264. By: Becker, Sascha O. (University of Warwick); Fetzer, Thiemo (University of Warwick)
    Abstract: The 2004 accession of 8 Eastern European countries to the European Union (EU) was accompanied by fears of mass migration. The United Kingdom - unlike many other EU countries - did not opt for temporary restrictions on the EU’s free movement of labour. We document that following EU accession more than 1 million people (ca. 3% of the UK working age population) migrated from Eastern Europe to the UK. We show that they mostly settled in places that had limited prior exposure to immigration. We provide evidence that these areas subsequently saw smaller wage growth at the lower end of the wage distribution and increased pressure on the welfare state, housing and public services. Using novel geographically disaggregated data by country-of-origin, we measure the effects of Eastern European migration on these outcomes for the UK-born and different groups of immigrants. Our results are important in the context of the UK’s Brexit referendum and the ongoing EU withdrawal negotiations in which migration features as a key issue.
    Keywords: Political Economy ; Migration ; Globalization ; EU
    JEL: R23 N44 Z13
    Date: 2018
  265. By: Safia Khan; Kezia Lilenstein; Morne Oosthuizen; Christopher Rooney (University of Cape Town; Researcher)
    Abstract: The potential for Information and Communications Technologies (ICTs) to influence development have been widely documented, however the impact of ICTs on the employment prospects of those in SSA have been poorly recorded, with most studies focused on specific localised contexts. This paper models the impact of ICTs on the employment outcomes of individuals in 12 African countries, taking into account the varying nature of self-employment compared to other types of third party employment. The paper finds a correlation between mobile phone ownership, the intensity of mobile phone use, and employment in a selection of countries and contexts. Internet use in 2012 is largely unrelated to the employment outcome in these countries. The impact of ICT use differs by geolocation, sex and age. Older people, most likely with more established prior networks, are more likely to have ICTs impact their employment outcome. ICTs are more likely to influence the employment outcome of males, and those in urban areas.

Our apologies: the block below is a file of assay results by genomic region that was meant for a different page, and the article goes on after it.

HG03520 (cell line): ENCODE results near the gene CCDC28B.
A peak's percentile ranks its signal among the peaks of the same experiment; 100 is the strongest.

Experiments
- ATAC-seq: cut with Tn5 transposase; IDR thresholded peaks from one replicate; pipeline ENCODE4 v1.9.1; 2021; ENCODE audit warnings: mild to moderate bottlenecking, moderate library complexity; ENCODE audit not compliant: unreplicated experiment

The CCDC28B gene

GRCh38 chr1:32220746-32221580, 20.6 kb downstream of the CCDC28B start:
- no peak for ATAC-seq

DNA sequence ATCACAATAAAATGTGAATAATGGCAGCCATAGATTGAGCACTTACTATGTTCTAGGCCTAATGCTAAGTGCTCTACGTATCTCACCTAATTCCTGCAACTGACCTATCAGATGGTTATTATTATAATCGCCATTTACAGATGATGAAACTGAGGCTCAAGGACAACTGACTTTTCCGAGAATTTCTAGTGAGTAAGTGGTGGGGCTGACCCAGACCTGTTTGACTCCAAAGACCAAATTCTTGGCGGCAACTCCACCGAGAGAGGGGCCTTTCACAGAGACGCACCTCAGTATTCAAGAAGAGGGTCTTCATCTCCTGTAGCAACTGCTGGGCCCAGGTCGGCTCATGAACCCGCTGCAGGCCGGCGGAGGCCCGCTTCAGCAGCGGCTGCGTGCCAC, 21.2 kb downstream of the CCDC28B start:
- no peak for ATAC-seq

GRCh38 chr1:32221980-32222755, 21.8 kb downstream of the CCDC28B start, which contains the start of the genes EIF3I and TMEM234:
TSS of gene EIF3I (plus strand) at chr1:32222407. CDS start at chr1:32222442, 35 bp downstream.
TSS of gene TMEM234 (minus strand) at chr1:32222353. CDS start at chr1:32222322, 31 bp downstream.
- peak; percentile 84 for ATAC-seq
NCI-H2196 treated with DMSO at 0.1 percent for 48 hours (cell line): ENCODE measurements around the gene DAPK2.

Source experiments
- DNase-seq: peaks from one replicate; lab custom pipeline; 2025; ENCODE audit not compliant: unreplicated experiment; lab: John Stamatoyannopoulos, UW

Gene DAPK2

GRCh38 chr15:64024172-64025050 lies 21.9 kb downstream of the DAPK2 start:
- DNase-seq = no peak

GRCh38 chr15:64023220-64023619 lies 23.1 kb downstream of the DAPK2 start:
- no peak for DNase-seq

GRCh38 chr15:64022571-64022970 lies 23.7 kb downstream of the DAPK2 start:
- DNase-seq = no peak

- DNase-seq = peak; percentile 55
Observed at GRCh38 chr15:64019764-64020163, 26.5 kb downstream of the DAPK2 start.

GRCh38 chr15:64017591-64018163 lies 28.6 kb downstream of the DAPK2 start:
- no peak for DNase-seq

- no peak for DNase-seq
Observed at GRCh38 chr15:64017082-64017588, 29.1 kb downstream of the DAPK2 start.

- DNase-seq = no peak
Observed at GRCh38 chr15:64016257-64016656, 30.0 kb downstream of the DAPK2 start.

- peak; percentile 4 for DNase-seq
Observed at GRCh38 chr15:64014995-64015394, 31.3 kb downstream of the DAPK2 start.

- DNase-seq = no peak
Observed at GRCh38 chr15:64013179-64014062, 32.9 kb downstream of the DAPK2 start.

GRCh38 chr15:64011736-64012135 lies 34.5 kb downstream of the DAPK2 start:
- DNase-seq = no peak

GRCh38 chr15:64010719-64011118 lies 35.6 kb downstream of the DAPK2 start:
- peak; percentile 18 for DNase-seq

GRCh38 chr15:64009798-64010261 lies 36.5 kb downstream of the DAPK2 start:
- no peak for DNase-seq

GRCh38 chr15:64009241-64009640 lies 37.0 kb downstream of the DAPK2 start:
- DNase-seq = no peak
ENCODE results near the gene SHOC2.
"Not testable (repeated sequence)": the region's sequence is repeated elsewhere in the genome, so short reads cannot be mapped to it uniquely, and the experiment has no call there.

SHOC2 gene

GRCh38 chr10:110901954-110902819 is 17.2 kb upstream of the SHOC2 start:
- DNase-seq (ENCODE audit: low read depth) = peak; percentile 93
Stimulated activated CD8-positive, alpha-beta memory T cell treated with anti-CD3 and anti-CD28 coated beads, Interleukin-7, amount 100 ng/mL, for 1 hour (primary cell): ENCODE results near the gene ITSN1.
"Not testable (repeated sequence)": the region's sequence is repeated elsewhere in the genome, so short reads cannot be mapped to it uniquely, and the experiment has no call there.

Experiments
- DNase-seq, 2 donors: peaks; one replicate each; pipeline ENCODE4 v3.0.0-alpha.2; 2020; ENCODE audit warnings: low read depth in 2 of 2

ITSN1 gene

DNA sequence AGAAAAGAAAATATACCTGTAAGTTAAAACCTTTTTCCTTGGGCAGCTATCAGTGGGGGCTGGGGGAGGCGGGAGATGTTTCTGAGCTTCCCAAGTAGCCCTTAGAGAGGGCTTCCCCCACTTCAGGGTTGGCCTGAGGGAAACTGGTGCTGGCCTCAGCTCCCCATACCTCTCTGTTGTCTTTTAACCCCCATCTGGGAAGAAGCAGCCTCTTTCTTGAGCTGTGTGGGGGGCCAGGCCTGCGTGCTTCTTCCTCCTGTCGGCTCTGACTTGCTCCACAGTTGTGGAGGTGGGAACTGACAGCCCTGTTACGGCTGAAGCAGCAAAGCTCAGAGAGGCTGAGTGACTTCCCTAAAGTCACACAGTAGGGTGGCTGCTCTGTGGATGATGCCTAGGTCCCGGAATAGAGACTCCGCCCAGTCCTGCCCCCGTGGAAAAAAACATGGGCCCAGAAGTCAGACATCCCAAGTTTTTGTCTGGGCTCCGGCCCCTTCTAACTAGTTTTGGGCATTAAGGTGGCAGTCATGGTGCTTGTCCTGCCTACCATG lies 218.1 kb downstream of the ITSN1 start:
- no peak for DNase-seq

Keywords: ICTs, Mobile Phones, Intensity of Mobile Use, Internet, Employment, Self Employment, Rural, Urban
    JEL: J64 N77 O3
    Date: 2017–03
  266. By: Congressional Budget Office
    Abstract: Authorizations of appropriations are provisions of law that authorize funds to be provided through a future appropriation law to carry out a program or function; they differ from appropriations, which provide funding once those authorizations are in place. CBO has updated its January 2018 report to the Congress on programs funded for fiscal year 2018 for which authorizations of appropriations have expired or will expire during the current fiscal year.
    JEL: H50 H60 H61
    Date: 2018–07–03
  267. By: Gori, Luca; Manfredi, Piero; Sodini, Mauro